One of a family of ten children raised by his widowed mother in the slums of Sao Paulo, Brazil, Silva (born November 29, 1967) was 11 when director Hector Babenco selected him from more than 1,300 boys to play the title role in Pixote in a 1980 a film about Brazilian street children. The motion picture was an international critical success and focused much needed attention on the plight of that country's downtrodden, and largely forgotten urban youth. Overnight, Silva (who was paid less than $1,000 for the role) was made into an international star while in his home country he became the poster child for a class of disenfranchised slum children more likely to die at the hands of police than live to become adults. The youngster appeared on Brazilian television promoting Christmas cards for the United Nations Children's Fund. TV Globo, Brazil's major television network, gave Silva a one year contract to appear as a juvenile delinquent on a soap opera, but unable to read his lines, he quit showing up for work and was fired after six months. Similarly, the mayor of Duque de Caxias, an impoverished suburb of Sao Paulo, awarded the young star a scholarship to acting school, but Silva quit after two days preferring instead to hang out at neighborhood theatres to watch Pixote. After appearing briefly in the role of an errand boy in Gabriela, Cravo e Canela, a 1983 film by Bruno Barreto, Silva returned to the slums of Sao Paulo and logged a series of arrests for theft.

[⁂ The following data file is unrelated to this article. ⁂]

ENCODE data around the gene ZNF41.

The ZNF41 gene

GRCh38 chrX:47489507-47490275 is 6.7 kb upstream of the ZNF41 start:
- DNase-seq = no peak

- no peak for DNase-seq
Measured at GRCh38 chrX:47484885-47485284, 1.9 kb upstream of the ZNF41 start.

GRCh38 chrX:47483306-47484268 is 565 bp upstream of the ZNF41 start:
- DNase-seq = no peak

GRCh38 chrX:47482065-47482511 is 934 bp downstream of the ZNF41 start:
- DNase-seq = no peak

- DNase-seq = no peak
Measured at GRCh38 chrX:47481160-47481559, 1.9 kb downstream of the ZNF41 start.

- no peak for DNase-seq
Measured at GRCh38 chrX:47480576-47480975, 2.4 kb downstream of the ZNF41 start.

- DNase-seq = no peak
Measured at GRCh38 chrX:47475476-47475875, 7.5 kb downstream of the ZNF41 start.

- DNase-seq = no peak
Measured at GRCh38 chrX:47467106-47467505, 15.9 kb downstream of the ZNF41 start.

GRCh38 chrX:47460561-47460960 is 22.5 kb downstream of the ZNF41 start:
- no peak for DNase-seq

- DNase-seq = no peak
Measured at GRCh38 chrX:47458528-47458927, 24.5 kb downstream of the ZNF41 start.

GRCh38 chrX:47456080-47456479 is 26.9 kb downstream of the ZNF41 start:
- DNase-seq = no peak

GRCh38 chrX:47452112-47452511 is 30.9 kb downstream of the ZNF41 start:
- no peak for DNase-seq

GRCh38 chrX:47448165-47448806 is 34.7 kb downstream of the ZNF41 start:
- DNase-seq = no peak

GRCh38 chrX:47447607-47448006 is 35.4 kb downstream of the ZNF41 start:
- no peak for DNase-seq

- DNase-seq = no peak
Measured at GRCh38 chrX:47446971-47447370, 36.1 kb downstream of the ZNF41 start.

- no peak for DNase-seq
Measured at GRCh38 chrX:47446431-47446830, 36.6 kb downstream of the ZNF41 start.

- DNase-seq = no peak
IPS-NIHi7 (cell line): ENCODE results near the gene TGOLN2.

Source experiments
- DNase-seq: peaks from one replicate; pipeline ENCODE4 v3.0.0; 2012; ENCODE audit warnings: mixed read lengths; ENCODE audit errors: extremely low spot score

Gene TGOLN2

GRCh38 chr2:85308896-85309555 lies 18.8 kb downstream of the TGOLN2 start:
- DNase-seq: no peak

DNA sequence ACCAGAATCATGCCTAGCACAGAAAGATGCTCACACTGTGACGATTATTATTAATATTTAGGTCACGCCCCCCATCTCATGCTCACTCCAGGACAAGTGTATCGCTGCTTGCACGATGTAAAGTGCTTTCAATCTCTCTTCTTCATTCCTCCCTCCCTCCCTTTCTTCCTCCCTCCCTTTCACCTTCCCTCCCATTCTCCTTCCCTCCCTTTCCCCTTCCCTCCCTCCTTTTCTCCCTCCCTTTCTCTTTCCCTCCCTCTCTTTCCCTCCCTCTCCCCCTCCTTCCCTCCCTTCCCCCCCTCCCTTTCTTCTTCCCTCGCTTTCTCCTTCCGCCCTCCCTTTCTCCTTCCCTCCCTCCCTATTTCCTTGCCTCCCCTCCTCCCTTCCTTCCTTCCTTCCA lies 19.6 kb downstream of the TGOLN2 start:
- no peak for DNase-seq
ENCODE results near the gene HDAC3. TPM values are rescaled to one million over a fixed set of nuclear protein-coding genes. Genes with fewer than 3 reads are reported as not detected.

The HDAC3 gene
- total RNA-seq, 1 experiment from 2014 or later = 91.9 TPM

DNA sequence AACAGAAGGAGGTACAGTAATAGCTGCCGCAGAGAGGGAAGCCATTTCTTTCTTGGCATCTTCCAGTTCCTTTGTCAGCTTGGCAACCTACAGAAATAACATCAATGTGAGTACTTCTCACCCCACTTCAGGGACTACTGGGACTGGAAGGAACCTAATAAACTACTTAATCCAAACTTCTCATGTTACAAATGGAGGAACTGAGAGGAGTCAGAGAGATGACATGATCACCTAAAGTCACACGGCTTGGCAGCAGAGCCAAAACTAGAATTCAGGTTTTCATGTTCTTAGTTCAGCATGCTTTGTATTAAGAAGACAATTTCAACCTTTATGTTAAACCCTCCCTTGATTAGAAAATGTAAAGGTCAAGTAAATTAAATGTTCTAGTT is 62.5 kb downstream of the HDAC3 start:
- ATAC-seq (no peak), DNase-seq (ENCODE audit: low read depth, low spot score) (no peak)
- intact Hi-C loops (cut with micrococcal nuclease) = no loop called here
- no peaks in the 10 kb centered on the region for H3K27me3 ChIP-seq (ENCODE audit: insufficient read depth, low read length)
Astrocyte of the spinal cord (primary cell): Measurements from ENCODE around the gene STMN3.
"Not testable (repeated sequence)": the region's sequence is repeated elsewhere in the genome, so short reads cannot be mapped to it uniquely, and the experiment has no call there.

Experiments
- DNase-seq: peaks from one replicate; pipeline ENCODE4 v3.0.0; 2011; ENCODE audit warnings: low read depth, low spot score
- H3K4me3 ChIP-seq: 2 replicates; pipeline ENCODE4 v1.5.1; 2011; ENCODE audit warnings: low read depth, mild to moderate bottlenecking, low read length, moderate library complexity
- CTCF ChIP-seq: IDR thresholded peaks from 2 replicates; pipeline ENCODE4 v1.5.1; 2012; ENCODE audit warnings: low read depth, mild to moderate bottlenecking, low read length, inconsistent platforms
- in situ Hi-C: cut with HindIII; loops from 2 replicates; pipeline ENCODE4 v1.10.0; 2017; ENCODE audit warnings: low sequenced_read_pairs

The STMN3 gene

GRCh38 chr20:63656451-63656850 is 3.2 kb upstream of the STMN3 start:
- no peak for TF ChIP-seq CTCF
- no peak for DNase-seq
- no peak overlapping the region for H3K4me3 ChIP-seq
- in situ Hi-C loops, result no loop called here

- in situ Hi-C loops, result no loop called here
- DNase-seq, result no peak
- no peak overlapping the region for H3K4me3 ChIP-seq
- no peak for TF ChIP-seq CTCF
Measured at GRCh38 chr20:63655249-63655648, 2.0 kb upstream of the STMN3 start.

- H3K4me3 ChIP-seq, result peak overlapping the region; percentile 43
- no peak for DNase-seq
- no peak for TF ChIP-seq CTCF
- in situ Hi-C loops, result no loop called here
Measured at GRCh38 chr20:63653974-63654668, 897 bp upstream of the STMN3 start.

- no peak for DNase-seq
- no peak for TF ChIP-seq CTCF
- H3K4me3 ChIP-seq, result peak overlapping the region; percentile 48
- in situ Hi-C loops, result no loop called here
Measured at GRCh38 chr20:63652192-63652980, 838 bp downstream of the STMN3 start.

In May 1984, Silva, 16, was arrested for the fifth time since Pixote for what police inspector Joao Paulo de Quieroz called, "doing in real life what he was portrayed as doing in the film." Arrested in Sao Paulo where he lived with his mother and nine brothers and sisters, the former child star admitted stealing a television set, stereo equipment, and clothes from the home of a luncheonette owner. Silva escaped from jail three months later. It all ended on August 25, 1987, in Diadema, an industrial suburb of Sao Paulo. Silva, 19, and two others were shot to death while fleeing a botched robbery attempt. Police maintained the one-time actor was armed with a .32-caliber Smith & Wesson and was gunned down resisting arrest. Silva's family disputed the official version of his death maintaining he was murdered by a police force well-known throughout the world for its roaming death squads who kept peace by eliminating suspected petty criminals. According to family reports, Silva had become more settled after the birth of his daughter two years earlier. He even returned to acting having recently returned home from northeastern Brazil where he appeared as a hired assassin in a play called Atalipa My Love. Silva, who felt trapped by his association with Pixote, was targeted and harassed by police who thought he was the role that he had played. The family's contention was bolstered one day after the shooting when an unidentified woman appeared on TV Globo and gave a radically different account of Silva's last moments than the official police version. She was in her home when Silva rushed in and tried to hide under a bed. When confronted by police, Silva shouted, "Don't kill me, I have a family!" "Pixote" was shot eight times even though the woman insisted he was unarmed. A forensic report confirmed the man was prone on the floor and shot from above when he died. In September 1987, three state troopers were arrested and dismissed from the force after they allegedly attempted to falsify reports and tamper with evidence in the case.